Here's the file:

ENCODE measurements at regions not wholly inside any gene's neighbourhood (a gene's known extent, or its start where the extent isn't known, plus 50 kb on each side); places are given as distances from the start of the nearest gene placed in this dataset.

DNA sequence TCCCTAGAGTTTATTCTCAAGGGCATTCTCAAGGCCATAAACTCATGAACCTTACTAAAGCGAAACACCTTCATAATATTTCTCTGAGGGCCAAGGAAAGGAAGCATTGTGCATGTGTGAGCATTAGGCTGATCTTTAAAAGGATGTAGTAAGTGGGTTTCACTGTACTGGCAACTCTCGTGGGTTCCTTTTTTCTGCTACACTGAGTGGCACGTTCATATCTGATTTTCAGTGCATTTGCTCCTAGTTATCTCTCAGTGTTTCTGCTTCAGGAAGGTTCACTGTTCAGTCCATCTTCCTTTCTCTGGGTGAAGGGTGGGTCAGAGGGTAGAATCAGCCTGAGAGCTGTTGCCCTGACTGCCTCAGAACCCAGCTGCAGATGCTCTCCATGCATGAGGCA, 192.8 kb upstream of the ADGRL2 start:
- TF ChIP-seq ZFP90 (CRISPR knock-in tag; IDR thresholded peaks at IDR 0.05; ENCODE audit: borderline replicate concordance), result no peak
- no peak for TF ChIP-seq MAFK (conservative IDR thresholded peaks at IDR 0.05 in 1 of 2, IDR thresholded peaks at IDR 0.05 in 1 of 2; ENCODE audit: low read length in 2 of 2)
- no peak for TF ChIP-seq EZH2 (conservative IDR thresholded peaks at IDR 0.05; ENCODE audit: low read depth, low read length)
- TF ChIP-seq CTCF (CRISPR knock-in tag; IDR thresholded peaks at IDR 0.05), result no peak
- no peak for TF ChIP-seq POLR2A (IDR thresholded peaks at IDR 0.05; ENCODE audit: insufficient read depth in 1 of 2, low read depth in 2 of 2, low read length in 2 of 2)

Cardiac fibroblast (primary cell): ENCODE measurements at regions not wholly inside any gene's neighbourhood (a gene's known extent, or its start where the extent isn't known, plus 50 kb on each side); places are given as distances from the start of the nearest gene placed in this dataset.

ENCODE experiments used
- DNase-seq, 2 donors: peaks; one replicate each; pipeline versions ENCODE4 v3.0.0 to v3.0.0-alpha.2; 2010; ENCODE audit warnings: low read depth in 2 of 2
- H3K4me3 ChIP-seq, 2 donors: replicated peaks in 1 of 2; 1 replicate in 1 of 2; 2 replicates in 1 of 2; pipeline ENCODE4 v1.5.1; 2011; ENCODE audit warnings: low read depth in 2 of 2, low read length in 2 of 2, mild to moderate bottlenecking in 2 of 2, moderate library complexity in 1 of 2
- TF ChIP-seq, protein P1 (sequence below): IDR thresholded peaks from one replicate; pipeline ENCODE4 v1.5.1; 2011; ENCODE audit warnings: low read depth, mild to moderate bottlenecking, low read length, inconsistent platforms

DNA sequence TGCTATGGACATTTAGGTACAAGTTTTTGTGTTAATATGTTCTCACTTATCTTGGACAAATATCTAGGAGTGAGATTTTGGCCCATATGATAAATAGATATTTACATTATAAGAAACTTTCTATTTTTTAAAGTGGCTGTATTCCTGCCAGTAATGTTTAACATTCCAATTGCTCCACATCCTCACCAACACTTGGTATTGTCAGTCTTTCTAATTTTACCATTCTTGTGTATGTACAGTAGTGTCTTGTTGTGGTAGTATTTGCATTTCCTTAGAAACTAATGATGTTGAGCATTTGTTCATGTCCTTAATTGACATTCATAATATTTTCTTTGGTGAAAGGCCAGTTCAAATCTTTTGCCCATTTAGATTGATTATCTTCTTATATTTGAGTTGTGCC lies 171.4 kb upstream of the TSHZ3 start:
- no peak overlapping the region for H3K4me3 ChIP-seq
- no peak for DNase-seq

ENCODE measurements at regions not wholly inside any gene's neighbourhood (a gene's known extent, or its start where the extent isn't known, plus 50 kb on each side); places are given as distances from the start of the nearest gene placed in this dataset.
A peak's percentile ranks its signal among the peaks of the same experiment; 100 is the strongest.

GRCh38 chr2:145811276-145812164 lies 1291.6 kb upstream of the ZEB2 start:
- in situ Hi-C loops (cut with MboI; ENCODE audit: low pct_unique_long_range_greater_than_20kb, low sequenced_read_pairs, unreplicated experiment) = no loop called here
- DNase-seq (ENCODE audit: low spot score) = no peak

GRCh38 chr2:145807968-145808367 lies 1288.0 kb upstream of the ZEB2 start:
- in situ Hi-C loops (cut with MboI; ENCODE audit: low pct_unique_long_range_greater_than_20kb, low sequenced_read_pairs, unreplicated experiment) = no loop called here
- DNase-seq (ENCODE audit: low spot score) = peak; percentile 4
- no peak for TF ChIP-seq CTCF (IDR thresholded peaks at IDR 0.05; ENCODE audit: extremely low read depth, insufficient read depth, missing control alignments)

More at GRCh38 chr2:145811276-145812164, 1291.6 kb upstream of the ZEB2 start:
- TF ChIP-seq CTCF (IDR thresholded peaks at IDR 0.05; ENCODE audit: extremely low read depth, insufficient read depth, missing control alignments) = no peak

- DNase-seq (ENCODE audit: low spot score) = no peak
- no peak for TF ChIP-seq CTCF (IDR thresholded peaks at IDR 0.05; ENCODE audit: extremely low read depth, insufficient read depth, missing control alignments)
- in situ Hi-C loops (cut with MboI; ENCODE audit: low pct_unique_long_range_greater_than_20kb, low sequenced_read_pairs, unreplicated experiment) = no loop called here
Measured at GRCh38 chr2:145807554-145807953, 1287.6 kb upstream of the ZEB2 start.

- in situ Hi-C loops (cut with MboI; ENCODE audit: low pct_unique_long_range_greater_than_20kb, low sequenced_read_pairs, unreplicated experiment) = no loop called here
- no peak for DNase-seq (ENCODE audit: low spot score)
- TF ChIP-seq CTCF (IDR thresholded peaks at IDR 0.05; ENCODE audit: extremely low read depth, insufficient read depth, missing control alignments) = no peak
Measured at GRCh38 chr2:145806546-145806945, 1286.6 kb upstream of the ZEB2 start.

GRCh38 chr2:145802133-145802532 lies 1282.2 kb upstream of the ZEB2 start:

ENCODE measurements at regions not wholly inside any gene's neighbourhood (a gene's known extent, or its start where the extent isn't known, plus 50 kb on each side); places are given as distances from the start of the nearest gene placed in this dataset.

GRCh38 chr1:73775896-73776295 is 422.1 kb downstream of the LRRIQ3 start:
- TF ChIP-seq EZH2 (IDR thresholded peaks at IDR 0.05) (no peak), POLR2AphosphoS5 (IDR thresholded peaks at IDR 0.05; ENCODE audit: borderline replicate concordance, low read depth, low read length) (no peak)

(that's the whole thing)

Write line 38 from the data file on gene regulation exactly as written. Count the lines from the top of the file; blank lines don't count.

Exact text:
- TF ChIP-seq EZH2 (IDR thresholded peaks at IDR 0.05) (no peak), POLR2AphosphoS5 (IDR thresholded peaks at IDR 0.05; ENCODE audit: borderline replicate concordance, low read depth, low read length) (no peak)